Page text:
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Gardening in a New House

How wonderful it is to move into a brand new house that no one else has ever lived in.  It’s an opportunity to decorate, buy furniture and to stamp your mark on a brand new space.  Unfortunately, it’s also a chance for everyone else to stamp their dirty feet through it since there’s probably no garden and no lawn to keep the dust down and the sand outside.

Housing estates are popping up all over WA, even in some of the smaller rural towns, and with these come the challenge of starting a new garden to suit both the climate and the family.  And these two things, above all else, is what new garden owners must keep in mind.

It’s fantastic to look through the garden magazines for inspiration and to dream of having a picture perfect backyard but whilst this can be achieved, it will only be successful once the gardener really understands what they have, where they live and what they want.  And then of course, there’s the P word – preparation, preparation, preparation!

Climate is the key to everything in gardening.  Think back to high school science when the teacher explained about how plants adapted to their surroundings with different leaf shapes and root structures.  Unlike algebra, this is actually knowledge learned at school that can be useful in adult life, if just to give a bit of an indication about what a plant needs.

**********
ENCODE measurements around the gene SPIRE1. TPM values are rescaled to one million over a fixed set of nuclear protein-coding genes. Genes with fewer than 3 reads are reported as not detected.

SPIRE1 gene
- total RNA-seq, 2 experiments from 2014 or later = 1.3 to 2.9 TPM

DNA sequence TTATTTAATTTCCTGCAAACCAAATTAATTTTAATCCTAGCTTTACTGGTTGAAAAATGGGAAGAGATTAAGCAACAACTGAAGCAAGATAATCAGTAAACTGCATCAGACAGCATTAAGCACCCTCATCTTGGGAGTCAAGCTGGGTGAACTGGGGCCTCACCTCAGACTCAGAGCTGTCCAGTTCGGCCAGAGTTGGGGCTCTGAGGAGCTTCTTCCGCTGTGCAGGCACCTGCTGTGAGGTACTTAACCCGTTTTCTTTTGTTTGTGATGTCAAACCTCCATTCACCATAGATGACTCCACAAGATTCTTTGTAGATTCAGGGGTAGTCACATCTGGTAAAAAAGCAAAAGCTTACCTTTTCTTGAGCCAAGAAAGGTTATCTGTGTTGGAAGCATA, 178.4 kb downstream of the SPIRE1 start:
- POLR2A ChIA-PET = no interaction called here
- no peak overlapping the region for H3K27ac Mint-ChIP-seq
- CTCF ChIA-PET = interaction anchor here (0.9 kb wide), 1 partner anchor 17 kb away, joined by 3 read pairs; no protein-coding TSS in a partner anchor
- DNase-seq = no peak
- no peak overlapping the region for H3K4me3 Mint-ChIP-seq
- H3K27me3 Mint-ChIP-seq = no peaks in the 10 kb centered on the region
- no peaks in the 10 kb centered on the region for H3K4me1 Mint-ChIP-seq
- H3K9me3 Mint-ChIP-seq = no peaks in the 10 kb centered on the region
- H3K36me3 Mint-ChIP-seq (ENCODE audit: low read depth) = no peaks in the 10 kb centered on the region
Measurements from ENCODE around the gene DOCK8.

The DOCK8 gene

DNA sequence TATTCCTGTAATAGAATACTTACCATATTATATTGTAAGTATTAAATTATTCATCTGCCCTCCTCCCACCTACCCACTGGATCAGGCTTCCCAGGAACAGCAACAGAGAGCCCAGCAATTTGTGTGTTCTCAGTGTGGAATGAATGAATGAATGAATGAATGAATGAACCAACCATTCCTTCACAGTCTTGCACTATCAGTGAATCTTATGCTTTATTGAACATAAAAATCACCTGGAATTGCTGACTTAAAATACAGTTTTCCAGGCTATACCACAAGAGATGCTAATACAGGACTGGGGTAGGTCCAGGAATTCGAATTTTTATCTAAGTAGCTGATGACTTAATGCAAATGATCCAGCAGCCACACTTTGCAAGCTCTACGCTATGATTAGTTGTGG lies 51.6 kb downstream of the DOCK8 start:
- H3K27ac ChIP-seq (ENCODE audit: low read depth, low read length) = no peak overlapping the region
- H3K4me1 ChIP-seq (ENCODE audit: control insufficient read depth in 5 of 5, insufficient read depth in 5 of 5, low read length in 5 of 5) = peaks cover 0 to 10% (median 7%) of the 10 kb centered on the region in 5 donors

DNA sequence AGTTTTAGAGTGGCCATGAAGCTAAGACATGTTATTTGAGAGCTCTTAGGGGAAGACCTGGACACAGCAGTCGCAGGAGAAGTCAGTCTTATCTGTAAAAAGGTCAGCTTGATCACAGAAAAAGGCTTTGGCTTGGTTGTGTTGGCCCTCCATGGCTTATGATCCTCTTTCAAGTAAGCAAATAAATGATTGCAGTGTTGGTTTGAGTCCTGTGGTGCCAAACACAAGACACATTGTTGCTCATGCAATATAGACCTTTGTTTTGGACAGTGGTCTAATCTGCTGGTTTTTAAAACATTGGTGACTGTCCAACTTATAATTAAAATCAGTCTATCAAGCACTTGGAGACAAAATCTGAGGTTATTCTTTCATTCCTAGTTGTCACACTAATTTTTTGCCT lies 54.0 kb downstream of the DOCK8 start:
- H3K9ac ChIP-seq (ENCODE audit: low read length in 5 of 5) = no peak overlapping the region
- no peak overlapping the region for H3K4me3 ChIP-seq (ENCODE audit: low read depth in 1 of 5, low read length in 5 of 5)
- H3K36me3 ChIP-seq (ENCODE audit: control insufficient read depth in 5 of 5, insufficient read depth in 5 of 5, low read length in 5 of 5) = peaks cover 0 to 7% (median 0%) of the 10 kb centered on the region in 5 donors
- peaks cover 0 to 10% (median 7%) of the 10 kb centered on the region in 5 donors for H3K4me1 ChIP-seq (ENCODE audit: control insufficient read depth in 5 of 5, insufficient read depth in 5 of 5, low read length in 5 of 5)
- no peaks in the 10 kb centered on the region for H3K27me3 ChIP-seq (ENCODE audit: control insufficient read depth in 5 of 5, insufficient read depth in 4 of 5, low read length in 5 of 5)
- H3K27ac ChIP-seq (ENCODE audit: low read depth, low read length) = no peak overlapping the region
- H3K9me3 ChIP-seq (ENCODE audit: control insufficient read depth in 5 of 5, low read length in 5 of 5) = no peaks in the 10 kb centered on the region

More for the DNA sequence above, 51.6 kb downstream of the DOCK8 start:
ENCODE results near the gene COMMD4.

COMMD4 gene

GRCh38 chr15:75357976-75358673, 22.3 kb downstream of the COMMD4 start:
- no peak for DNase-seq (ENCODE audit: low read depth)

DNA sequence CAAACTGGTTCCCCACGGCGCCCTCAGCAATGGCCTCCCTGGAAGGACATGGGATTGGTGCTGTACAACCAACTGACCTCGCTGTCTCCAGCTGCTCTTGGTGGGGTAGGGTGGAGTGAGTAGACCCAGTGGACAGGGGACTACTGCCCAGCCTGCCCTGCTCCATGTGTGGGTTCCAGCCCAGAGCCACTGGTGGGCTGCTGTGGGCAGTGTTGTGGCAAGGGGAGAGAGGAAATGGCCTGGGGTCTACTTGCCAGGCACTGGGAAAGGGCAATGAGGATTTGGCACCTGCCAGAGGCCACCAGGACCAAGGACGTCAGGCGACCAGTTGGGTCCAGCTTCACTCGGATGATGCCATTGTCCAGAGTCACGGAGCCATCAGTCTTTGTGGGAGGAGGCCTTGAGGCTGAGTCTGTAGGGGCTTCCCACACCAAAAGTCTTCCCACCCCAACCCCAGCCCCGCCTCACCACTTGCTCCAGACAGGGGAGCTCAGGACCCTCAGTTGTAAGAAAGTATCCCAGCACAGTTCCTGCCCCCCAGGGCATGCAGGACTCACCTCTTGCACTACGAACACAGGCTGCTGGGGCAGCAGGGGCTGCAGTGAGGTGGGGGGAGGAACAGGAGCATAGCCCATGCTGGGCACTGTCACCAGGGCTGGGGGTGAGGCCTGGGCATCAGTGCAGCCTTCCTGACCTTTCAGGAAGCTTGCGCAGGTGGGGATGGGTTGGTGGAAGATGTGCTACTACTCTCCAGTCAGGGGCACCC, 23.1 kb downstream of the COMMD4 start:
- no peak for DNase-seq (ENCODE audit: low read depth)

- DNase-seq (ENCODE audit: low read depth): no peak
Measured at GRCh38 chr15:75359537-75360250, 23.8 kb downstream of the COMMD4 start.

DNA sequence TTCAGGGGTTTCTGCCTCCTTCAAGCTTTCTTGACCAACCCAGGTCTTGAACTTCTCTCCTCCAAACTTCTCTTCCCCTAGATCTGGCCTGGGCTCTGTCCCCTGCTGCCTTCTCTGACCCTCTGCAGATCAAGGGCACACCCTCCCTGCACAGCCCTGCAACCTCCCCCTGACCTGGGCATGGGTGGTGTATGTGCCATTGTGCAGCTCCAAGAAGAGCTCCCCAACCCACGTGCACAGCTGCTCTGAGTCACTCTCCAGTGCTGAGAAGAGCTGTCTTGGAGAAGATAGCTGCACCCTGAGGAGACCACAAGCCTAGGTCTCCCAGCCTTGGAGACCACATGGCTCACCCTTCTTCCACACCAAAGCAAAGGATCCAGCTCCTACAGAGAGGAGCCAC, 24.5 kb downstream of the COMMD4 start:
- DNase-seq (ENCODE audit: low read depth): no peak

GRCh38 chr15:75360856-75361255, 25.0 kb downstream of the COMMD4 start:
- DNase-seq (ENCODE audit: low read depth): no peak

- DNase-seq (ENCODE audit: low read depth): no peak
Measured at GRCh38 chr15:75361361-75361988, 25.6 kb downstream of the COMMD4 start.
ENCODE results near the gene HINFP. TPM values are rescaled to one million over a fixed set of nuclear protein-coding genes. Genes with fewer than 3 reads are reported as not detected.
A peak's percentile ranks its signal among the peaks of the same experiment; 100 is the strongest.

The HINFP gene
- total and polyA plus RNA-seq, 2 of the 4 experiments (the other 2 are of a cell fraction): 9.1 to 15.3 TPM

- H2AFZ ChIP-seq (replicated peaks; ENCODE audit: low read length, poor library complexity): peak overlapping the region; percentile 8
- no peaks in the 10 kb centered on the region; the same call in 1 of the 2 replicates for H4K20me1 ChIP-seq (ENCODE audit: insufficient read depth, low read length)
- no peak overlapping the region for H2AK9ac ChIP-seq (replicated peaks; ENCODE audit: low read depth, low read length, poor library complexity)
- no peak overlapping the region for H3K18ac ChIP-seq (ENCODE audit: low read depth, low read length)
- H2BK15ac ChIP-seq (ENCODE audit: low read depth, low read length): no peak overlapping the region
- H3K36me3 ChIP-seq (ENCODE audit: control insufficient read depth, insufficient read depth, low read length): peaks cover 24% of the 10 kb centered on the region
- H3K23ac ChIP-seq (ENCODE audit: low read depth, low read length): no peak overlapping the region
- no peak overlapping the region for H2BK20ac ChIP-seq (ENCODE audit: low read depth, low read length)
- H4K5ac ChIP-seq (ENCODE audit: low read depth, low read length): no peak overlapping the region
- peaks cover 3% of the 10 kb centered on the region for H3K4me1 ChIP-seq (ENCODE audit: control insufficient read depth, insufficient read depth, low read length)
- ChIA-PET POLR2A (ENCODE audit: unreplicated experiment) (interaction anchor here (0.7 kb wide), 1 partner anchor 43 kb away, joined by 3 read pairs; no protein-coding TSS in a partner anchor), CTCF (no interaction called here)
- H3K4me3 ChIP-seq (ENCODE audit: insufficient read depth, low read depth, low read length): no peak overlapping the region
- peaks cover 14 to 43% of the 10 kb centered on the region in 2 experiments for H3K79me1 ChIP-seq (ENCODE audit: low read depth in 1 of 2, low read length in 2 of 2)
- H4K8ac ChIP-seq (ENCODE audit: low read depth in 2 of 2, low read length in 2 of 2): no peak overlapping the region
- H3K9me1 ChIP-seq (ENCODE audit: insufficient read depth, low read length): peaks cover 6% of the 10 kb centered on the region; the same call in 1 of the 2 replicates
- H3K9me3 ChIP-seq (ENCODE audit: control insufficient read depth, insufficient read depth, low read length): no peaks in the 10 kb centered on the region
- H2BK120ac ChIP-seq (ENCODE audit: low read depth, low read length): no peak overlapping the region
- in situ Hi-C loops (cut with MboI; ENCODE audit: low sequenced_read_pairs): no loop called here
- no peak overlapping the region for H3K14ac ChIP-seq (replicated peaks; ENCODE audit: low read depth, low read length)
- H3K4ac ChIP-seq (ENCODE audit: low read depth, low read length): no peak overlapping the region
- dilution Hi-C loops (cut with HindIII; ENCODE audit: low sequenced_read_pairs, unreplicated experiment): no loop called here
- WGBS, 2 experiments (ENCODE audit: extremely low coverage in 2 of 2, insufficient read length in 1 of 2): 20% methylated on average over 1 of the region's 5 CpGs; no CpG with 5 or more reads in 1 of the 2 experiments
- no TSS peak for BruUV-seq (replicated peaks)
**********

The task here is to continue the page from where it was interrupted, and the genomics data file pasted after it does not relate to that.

In an ideal world, it would be fantastic to live in a new house through the full twelve months of a year to be able to see how the sun moves across the day, which areas are shaded in summer and which receive full sun in winter and of course, how much rain really falls.  But, this is not practical and besides, most of the information is probably available online anyway.  The Bureau of Meteorology ( website has a wealth of climatic information but start at the page called “Monthly Statistics” under Climate Averages on the WA page.  This will let you find the area closest to you and then click through for more detailed information.

Western Australia is a big state and understanding the climate is not just about thinking that lots of rain falls in the south and that it’s hotter in the north.  In fact, the difference in temperature and the way that the rain falls is staggering.  In the Goldfields, for example, the rain is delivered in small amounts relatively consistently each month across the year but often in short, heavy downpours and whilst the summers might be very hot, the winters can be very cold because of the clear skies.  But, the soil is very rich and can result in fabulous gardens if plants that can cope with hot summers and cold winters are used and the problem of little water can be overcome.